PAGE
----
By Bill Hirschman
Certainly, The Mountaintop is about civil rights, it’s about Dr. Martin Luther King’s place in the struggle, it’s about King as a three-dimensional person, flawed but justifiably honored.
But the play at GableStage examines a more universal issue of how ever-present mortality makes impossible reaching an ultimate goal – which makes the pursuit all the more laudable. We must hand off our most cherished efforts to another generation to cultivate.
The result under Joseph Adler’s direction and superb work by actors C. Anthony Jackson and Karen Stephens is a moving exploration of the meaning of a life’s achievement leavened with copious amounts of humor.
Their most impressive achievement is persuasively negotiating the sharp left turn that the tone of Katori Hall’s script takes about halfway through when its slips from naturalism (despite hints of something off-kilter) into an unabashed fantasia in which King glimpses his imminent fate. This is a theater piece not a History Channel episode, and audiences should keep that firmly in mind from the outset. To say much more would spoil the subtly prepped reveal – and we encourage everyone not to give it away.
The GableStage team doesn’t always dodge Hall’s potholes – there’s an absurdly risible scene in which King talks to God on the telephone – but the trio mostly convinces the audience to accept similar slides into imagination.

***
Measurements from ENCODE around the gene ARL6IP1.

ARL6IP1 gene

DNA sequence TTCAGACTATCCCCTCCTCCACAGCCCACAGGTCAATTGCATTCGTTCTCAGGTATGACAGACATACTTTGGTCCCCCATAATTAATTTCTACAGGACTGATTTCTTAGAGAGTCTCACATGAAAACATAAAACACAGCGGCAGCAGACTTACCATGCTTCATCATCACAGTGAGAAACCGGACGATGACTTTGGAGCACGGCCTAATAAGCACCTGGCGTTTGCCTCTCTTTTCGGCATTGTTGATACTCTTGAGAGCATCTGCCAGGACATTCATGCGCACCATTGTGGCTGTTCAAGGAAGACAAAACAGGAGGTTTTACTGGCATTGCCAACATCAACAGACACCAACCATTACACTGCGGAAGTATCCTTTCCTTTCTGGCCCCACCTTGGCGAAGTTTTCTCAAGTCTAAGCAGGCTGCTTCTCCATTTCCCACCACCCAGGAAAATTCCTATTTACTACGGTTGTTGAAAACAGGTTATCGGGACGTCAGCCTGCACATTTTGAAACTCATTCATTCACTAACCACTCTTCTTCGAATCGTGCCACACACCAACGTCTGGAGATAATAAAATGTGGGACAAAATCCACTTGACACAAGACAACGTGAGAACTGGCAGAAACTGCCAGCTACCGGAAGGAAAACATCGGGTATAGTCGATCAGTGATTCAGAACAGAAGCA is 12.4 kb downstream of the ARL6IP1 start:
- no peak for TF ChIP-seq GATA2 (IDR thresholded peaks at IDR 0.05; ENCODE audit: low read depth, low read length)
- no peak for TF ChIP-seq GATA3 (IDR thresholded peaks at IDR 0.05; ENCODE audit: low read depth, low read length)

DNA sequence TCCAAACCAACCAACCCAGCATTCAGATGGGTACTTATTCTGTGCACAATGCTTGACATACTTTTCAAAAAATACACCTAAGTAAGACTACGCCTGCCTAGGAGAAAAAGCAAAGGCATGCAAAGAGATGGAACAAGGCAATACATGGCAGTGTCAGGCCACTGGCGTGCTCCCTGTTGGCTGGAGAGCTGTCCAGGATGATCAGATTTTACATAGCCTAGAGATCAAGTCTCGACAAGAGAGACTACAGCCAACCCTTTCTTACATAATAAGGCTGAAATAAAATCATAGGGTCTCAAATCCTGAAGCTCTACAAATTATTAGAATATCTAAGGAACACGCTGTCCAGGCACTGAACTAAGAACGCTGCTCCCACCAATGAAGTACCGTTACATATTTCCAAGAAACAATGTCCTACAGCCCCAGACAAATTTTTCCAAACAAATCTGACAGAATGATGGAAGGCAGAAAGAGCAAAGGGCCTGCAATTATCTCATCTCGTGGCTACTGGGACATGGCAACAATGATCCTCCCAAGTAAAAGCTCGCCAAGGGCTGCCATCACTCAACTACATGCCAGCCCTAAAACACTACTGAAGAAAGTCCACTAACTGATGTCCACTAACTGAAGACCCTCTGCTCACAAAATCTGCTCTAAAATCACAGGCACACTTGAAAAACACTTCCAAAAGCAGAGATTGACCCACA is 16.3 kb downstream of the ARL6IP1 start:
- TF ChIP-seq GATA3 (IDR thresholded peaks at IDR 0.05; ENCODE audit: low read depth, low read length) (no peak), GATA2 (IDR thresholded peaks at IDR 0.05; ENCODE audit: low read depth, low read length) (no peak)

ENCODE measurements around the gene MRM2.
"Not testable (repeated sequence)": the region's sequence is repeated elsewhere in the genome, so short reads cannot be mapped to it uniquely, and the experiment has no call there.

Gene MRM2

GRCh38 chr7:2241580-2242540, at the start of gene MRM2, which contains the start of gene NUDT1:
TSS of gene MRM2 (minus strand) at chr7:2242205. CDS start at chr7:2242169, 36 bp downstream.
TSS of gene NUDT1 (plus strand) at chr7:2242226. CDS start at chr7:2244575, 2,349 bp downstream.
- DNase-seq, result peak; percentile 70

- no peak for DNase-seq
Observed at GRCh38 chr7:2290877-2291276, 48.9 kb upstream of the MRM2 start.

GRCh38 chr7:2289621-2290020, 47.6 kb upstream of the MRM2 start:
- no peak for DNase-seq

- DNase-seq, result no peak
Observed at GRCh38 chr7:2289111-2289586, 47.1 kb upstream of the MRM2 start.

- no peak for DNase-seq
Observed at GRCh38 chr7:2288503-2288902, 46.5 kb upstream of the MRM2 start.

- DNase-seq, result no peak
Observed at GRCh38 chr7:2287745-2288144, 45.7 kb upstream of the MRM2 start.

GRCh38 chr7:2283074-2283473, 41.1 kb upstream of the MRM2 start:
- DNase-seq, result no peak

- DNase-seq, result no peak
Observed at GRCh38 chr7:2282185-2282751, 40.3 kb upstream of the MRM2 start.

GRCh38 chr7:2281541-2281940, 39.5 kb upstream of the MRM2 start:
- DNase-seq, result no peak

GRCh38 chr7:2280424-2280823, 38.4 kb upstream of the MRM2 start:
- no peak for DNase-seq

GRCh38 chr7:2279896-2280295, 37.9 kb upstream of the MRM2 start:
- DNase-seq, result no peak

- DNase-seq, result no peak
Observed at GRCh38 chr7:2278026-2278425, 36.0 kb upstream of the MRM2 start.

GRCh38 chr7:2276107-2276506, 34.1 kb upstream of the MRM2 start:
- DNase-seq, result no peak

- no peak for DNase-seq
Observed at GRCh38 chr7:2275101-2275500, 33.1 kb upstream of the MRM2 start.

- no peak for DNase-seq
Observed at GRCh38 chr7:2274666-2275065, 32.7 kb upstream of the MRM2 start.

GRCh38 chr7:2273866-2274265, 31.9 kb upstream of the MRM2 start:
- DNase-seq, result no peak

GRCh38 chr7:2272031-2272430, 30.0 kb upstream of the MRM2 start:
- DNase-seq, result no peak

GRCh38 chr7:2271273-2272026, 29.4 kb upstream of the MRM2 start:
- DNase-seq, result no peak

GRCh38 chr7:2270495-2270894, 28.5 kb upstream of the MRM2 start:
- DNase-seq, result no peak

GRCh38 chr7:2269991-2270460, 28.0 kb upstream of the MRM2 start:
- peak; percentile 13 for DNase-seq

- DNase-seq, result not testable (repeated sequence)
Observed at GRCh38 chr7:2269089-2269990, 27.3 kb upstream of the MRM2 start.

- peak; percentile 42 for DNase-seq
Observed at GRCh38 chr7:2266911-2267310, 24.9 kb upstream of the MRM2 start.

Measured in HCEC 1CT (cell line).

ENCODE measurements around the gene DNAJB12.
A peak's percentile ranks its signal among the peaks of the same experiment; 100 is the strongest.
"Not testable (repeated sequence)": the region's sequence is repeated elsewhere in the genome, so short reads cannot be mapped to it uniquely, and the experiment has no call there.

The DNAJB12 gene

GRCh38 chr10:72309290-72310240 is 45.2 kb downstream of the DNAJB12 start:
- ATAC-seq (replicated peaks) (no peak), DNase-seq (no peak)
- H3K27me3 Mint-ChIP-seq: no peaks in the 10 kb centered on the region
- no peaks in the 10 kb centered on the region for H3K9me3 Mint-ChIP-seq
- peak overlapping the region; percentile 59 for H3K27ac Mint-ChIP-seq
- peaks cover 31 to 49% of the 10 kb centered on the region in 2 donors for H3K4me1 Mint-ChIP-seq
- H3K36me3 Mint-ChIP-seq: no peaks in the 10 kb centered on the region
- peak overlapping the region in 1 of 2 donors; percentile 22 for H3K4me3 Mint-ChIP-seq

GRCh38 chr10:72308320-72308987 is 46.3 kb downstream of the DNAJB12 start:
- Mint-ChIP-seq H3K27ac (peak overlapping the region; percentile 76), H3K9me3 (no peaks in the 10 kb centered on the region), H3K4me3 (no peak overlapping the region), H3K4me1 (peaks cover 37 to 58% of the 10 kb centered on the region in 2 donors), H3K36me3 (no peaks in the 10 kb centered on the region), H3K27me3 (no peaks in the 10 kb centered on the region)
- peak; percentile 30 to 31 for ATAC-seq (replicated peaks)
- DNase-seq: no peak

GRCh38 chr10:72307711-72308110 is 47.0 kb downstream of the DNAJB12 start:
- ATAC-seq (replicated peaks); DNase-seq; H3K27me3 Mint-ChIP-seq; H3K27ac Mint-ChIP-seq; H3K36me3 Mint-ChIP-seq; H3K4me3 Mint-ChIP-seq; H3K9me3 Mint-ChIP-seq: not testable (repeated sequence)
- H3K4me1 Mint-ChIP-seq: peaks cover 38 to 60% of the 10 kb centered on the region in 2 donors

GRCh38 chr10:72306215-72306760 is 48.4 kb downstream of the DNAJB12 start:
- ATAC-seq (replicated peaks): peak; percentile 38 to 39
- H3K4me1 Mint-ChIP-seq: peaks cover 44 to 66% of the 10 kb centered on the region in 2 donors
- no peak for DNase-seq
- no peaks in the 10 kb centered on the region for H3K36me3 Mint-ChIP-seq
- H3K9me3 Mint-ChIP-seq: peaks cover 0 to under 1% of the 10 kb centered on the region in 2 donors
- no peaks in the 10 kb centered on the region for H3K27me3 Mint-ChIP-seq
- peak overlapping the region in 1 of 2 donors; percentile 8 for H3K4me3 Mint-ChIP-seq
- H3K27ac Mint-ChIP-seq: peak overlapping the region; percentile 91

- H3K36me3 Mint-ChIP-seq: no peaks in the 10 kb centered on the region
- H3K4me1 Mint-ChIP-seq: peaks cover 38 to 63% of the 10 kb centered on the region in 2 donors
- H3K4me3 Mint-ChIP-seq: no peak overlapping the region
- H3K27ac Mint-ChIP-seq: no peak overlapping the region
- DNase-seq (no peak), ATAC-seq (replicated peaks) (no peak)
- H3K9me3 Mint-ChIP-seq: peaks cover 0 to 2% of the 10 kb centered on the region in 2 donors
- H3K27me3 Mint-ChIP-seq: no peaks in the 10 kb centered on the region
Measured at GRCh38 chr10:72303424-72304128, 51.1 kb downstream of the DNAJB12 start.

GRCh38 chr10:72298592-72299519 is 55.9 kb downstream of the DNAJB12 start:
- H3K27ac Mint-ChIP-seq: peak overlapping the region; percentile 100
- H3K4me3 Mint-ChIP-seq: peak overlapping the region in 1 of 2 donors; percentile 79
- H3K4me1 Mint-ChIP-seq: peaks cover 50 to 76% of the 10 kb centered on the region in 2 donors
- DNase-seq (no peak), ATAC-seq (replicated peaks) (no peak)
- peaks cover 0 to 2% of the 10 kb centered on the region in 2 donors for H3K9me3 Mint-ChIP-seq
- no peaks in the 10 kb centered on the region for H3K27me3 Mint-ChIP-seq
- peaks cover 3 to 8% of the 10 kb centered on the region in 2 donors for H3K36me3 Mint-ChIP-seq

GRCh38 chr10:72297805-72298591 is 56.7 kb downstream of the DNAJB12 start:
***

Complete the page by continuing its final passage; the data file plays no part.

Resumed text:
The play opens as a weary, hoarse King trudges into his accustomed room at the Lorraine Motel in Memphis on the rainy night of April 3, 1968 – the night before he will be assassinated. As we have heard replayed before the drama starts, he has just delivered the tragically prophetic speech about not minding not seeing the ultimate achievement of freedom because God has taken him the mountaintop and he has seen the Promised Land. He paces the room, talking to himself as you do when you’re alone, practicing his speech for the next day and checking for eavesdropping devices.
When a lively, attractive maid arrives with some coffee, he could use the company – as well as her proffered cigarettes. Her sassy attitude and profane language (“I’m cussing more than a sailor with the clap”) attracts him and she is clearly enamored of his greatness. Both are far more than what we expect: Camae is more intelligent and thoughtful than we first think. King is a man of gravitas and import, but also a little vain, justifiably paranoid about the FBI and jumpy at every crack of lightning.
Although a few sexual sparks arc between them, both have other things on their mind. They begin sparring about whether King’s non-violence is effective compared to the aggressive credo of the slain Malcom X and the Black Panthers.
Camae is more than just a sounding board, but a participant as King goes through the multiple stages of grief and works his way through the kinds of self-doubt about an unfinished legacy that plagues any leader from the president of a country to the chairwoman of a VFW auxiliary. By the time the intermissionless 90 minutes is over, King and we with him have experienced virtually every word of his final speech. Those sentiments reflect how he comes to peace with the idea that the baton must passed to his followers and, in a direct exhortation at the play’s finale, to us.
Hall’s script is mostly effective and challenging in switching between recognizable reality and fantasy, poignant drama and open-throated comedy, but all daubed over with a scrim of compassion for the universal plight of being doomed. She convincingly depicts a man with doubts not just about himself but about Humankind’s innate fear of who and what they aren’t familiar with. At one low point, King says of blacks and whites, “We hate too easily. We love too easily.” Hall goes a little too far sometimes, such as when King makes utterances like “over my dead body” or Camae saying “Civil rights’ll kill you before Pall Mall (cigarettes) will.”